Our History. First and foremost, we are a collective of Weimaraner lovers. (Most of us are currently raising Weimaraners in our homes.) We are also an experienced network dog owners, breeders, handlers, trainers, behaviorists, groomers, veterinarians, nutritionists, lobbyists, legislators, and attorneys. Over the years, our extensive community involvement has provided us with an opportunity to independently and privately rescue, foster, and place needy Weimaraners who cross our paths. In 2014, we officially organized ourselves to publicly do our work.
Who We Are. Individually, we each have our own core strength areas. For example, some of us are ethical breeders with expert knowledge in raising puppies. Some of us are trainers who are quickly able to troubleshoot and correct a particular dog’s behavior problems. Others are attorneys and lobbyists who stay abreast of the latest in canine legislation so we, as a community, can best care for our dogs.
What We do. Together, we rescue Weimaraners and provide the general public with as much information as possible to responsibly own and care for them.
Team CalWEAR: Orange Coast Weimaraner Club (our local club affiliate), Kim (President), Anne (Vice President), Garret (Secretary), Barry (Treasurer), Amy (Photographer), Prentice (Photographer), Beth, Chris, Dana, Deena, Gail, Jana, Jerry, Judy, Kathy, Linda, Louise, Maggie, Megan, Robin, Sean, and Shirley.
Our Core Values
Community. We operate as a community of equals. Everyone contributes something, but no one contributes everything. By delegating responsibilities according to individual strengths, we are able to best serve the dogs we are all here to help.
Due to our very limited resources and the fact that we have to draw the line somewhere, we are currently unable to take in Weimaraner mixes. Maybe that’ll someday change, but that’s where we’re at for now. Summer 2015 update: CalWEAR has committed to Scarlett (pitt bull mix) and Serena (fawn doberman mix). As space and resources allow, we hope to be able to care for even more.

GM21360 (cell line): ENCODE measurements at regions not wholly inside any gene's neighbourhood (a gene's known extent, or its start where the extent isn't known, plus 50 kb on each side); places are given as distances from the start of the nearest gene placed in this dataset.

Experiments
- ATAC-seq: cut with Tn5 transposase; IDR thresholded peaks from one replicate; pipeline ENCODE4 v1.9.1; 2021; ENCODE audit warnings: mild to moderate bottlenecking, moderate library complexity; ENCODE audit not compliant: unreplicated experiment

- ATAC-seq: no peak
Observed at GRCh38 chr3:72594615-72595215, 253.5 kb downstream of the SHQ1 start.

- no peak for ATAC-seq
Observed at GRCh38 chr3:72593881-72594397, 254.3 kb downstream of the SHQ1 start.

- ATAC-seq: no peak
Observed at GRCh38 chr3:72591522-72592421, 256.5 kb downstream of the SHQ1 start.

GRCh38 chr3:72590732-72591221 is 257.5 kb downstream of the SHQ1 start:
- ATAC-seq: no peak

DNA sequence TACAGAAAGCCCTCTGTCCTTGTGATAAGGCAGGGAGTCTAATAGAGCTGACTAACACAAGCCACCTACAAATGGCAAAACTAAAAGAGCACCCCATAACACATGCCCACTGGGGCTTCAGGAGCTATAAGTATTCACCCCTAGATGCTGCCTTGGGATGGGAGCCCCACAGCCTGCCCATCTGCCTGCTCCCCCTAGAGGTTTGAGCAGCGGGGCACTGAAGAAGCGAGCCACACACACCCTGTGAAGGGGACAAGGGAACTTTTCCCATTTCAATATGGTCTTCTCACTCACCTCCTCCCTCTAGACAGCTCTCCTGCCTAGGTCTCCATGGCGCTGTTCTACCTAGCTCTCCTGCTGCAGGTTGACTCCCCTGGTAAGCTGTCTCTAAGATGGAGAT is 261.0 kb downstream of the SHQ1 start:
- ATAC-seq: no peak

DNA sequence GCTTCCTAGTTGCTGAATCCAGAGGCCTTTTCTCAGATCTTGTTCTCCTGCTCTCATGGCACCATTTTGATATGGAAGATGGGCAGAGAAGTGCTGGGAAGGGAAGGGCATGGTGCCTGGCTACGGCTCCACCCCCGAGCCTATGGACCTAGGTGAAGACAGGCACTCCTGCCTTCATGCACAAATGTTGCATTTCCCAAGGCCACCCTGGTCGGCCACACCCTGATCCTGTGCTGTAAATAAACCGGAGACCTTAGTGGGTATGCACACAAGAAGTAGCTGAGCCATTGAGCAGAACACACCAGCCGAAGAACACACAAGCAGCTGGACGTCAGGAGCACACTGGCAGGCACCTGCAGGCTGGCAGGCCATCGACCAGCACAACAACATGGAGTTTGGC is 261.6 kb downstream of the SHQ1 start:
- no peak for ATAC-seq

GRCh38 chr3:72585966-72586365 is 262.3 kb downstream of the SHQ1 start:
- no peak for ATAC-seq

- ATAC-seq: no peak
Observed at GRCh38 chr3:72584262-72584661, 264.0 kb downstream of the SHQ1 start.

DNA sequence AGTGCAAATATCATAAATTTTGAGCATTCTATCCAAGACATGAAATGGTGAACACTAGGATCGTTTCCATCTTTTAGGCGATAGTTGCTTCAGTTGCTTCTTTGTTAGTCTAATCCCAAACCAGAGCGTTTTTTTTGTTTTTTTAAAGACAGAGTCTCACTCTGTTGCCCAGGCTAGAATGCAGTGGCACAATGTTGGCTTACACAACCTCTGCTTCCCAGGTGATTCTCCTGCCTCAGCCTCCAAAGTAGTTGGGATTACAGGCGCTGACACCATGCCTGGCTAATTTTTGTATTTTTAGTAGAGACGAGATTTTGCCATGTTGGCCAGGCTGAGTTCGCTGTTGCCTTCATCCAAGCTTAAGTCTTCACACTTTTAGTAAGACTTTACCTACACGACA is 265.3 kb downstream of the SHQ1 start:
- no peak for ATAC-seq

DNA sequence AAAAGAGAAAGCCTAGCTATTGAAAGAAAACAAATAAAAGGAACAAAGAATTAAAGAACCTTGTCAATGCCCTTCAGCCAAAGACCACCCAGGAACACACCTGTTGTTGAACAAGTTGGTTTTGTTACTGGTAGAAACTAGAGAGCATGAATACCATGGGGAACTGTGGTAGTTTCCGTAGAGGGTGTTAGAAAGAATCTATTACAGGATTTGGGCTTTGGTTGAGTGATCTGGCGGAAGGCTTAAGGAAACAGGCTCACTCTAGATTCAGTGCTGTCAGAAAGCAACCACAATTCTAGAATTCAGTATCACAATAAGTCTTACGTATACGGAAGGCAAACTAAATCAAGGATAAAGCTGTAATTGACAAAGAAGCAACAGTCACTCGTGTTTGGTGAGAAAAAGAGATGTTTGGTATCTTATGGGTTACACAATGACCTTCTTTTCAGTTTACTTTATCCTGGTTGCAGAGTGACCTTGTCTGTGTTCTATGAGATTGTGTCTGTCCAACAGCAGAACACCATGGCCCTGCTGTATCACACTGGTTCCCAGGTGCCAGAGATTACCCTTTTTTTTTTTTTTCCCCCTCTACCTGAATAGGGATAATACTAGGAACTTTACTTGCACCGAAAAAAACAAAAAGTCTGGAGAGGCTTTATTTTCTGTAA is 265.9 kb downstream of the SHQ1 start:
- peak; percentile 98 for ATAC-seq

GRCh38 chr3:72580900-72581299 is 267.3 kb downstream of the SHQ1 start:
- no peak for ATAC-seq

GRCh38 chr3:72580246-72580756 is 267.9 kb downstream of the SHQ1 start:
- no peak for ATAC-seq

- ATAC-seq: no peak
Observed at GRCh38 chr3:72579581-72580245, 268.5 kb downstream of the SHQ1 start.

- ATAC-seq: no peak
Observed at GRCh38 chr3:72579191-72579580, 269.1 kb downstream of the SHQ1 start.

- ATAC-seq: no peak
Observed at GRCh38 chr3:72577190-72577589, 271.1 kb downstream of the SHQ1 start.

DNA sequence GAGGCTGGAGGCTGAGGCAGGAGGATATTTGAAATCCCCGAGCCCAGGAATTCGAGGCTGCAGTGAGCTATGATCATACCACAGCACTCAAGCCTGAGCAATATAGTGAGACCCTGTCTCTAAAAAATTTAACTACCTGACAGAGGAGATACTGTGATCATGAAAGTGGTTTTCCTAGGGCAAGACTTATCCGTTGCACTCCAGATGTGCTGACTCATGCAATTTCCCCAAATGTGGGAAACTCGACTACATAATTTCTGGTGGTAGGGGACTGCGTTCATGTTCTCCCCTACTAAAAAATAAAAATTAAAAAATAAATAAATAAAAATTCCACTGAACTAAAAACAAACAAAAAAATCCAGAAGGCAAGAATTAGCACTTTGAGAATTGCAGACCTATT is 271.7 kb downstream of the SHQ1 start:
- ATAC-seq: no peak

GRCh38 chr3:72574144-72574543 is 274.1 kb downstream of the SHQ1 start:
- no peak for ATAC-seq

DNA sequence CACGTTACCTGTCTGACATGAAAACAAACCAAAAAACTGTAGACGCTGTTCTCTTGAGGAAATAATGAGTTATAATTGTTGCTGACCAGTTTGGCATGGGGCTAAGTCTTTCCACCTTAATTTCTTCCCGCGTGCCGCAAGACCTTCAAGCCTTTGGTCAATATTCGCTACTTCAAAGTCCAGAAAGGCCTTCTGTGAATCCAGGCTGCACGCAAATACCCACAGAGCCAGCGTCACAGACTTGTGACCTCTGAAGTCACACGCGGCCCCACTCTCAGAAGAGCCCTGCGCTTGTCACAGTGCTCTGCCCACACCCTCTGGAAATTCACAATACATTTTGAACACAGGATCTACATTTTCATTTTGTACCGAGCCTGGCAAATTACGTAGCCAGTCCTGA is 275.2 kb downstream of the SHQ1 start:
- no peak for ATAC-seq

Home. Weimaraners are family dogs. They were bred to be close to their people and therefore do not do well being isolated and alone. Feeling lost or abandoned is devastating for a Weimaraner and affects them in profound ways. The best thing we can do for those that come to us is to let them re-enter a home environment. This is why foster homes are so vital to what we do.
Health. Every Weimaraner we take in is assessed for general health and welfare. From day one, our dogs are medically treated on an as-needed basis. Due to the existing conditions that most Weimaraners come to us with, initial vet bills are not inexpensive and remain one of the biggest contributing factors to a particular dog’s adoption fee.
Time. After the initial vet visit, we provide every Weimaraner with a foster home, bed, blanket, food, water, company and love. That’s it. No training, no criticism, no exposure. And then we quietly observe and assess. We give these dogs time to heal, and time to trust.
Training and socialization. Once we’re sure our rescued Weimaraners are in a comfortable place, we slowly begin to introduce basic commands, some training, and some socialization/exposure. For some dogs, this may only take a few weeks. Others, maybe a couple of months. Every dog is different. Regardless, all of our Weimaraners must pass a basic health and temperament evaluation before they are considered available for adoption.
Individual dedication. We commit our hearts and souls to every Weimaraner we take in. Because it takes an enormous amount of time and energy to rehabilitate even one Weimaraner, we are unable to take in more dogs than we have space for. Unfortunately, that means we cannot help them all. But for those we are able to help, we take pride in knowing that we are doing everything we think is possible for the dog so that when he or she finds their new home, it is forever.
Solvency. CalWEAR cannot exist without the support of donations and adoption fees. Our expenses include, but are not limited to veterinarian visits, lab tests, medication, and food and shelter a dog requires while it is in foster care. Most of the time, a dog’s adoption fee doesn’t even cover the cost of care, so that’s where tax-deductible donations come in.
Education. We believe that lack of education and awareness is what results in the overwhelming amount of Weimaraners being turned into area shelters and rescues. By providing prospective families and existing owners with information, encouragement, and guidance, we hope to minimize and even (someday) eliminate the need for Weimaraner rescues. In the meantime, we are here as a collective group of experienced Weimaraner aficionados to help anyone who might need it. It’s the best thing we can do for all the Weimaraners who need all of us.
Join us. If there’s anything you might be able to do to help us, whether it be by contributing money, time, or space, we’d love to hear from you! Click here to learn more.